Students continue to march at UKZN, protesting against rape and police violence

A group of women students gathered from 7am at the University of KwaZulu-Natal’s campus in Pietermaritzburg to march against rape, the police and private security. The protest came after allegations emerged that a student had been raped by police on Monday night .

Dressed in black, the students carried placards that declared their demands: “Stop rape”, “No to police abuse against women” and “My body my choice”. Videos and images of students being violently harmed went viral on social media as the campus shut down. Students say they had been peacefully protesting when police surrounded the campus and fired teargas on campus grounds, including inside student residences.

The news that a student had been raped in a gym on the campus grounds by a police officer shocked both students and lecturers. Pumelela Nqelenga, a drama lecturer at UKZN’s Pietermaritzburg campus, yesterday posted on Facebook that she had met a student who had said she was raped by a police officer. In her post, Nqelenga said that the officer was the driver of a police van and the student had noted the vehicle’s licence number.

Despite criticism of the police’s use of force and concerns raised about the alleged rape, a student told the Mail & Guardian that, “late last night [Tuesday night], police even came in with dogs”. On Wednesday morning, students decided to protest against rape and violence from police and private security on campus.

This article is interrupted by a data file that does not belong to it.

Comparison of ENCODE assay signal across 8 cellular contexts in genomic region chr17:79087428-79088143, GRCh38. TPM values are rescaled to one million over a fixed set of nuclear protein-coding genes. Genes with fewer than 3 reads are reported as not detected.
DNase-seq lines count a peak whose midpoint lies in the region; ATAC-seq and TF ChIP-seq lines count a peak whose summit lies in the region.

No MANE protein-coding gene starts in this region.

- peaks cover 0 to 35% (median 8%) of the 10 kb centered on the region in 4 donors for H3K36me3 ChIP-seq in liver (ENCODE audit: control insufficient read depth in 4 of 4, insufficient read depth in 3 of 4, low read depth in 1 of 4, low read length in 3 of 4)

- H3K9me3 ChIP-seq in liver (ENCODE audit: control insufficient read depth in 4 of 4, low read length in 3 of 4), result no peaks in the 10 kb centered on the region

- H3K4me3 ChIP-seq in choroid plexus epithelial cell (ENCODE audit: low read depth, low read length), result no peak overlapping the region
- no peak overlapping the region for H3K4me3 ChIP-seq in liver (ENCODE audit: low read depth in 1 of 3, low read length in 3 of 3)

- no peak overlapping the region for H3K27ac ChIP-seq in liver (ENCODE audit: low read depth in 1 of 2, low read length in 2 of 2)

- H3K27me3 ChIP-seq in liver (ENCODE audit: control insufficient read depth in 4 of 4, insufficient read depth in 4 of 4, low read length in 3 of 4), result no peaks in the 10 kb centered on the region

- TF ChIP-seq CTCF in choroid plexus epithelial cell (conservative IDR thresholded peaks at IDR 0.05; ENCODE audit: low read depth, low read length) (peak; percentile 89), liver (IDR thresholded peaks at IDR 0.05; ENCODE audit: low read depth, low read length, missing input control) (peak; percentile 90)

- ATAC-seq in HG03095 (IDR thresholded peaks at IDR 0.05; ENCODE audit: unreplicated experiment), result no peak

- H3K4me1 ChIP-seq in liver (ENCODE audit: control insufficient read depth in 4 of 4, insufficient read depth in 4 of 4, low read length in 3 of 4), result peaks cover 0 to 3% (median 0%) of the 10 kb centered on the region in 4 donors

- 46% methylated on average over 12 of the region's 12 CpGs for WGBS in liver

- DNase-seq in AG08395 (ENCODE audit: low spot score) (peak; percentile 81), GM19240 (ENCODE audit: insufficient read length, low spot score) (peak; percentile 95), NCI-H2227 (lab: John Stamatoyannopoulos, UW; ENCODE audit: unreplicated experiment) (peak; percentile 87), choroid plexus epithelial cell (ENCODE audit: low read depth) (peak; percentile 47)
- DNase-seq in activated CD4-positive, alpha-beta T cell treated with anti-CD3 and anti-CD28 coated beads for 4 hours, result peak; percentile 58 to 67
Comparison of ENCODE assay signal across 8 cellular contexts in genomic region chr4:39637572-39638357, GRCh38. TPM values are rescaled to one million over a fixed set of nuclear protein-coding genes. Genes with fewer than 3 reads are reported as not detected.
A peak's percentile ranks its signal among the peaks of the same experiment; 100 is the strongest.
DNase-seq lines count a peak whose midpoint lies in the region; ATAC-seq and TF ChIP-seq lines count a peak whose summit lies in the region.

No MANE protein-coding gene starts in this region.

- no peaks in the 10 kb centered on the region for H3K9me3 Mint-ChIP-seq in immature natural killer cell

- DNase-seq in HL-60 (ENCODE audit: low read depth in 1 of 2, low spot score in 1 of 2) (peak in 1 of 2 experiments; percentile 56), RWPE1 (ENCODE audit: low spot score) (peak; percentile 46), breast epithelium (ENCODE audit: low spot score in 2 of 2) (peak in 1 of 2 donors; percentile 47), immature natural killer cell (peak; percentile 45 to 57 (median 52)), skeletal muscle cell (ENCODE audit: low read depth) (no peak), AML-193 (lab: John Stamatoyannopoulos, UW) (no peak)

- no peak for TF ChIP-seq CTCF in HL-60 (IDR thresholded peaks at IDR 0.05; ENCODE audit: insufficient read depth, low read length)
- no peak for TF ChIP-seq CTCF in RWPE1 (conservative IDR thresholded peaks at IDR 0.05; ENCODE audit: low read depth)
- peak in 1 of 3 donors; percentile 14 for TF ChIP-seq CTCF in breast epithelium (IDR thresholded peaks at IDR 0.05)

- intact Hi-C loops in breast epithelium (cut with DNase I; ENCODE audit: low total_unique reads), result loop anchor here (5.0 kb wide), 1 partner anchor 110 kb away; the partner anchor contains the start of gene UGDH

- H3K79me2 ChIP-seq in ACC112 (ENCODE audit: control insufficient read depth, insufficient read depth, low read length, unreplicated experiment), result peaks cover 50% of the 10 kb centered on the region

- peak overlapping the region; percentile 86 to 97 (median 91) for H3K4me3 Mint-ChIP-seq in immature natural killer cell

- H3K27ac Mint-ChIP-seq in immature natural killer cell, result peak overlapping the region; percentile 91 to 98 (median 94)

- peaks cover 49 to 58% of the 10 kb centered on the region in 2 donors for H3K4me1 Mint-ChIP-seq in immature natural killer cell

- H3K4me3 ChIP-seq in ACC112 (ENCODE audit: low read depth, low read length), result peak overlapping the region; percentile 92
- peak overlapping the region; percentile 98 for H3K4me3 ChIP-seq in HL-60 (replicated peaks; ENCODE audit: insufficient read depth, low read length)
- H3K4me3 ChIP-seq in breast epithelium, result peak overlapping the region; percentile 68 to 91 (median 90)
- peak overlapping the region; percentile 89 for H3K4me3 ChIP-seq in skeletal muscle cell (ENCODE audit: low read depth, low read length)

As the students gathered together after they marched, one stood in front of the crowd with a loudhailer to read out theit list of demands. The university must respond to the demands today, students said. The list specifies of concerns the students want addressed immediately.


“We demand an end to the [tear] gassing of students, the shooting and beating of students. The use of force against unarmed nonviolent students must end,” a student read from the memorandum.

“We demand that the police and security forces stay out of student residences in terms of section 14 [of the Constitution] — our right to privacy,” she continued.

A student at the protest provided the following video to the M&G, which includes the full list of immediate demands:

The students also said they want the private security officers from Mi7 to be immediately removed from campus and that the university has until the close of business today (Wednesday 7) to respond.

“We cannot continue living in an environment where our constitutionally entrenched rights are being violated by the people entrusted to enforce them,” the student said.

The memorandum was handed over to the cluster commander of SAPS for the region.

These are unprecedented times, and the role of media to tell and record the story of South Africa as it develops is more important than ever. But it comes at a cost. Advertisers are cancelling campaigns, and our live events have come to an abrupt halt. Our income has been slashed.

The Mail & Guardian is a proud news publisher with roots stretching back 35 years. We’ve survived thanks to the support of our readers, we will need you to help us get through this.

To help us ensure another 35 future years of fiercely independent journalism, please subscribe.

Raeesa Pather
Raeesa Pather
Ra’eesa Pather is a Cape Town-based general news and features journalist.
Advertising

Eskom refers employees suspected of contracts graft for criminal investigations

The struggling power utility has updated Parliament on investigations into contracts where more than R4-billion was lost in overpayments

Locally built ventilators ready in two weeks as Covid cases...

The companies making the non-invasive devices, which will create jobs and are cheaper than other types, include car and diving manufacturers
Advertising

press releases

Loading latest Press Releases…

The best local and international journalism

handpicked and in your inbox every weekday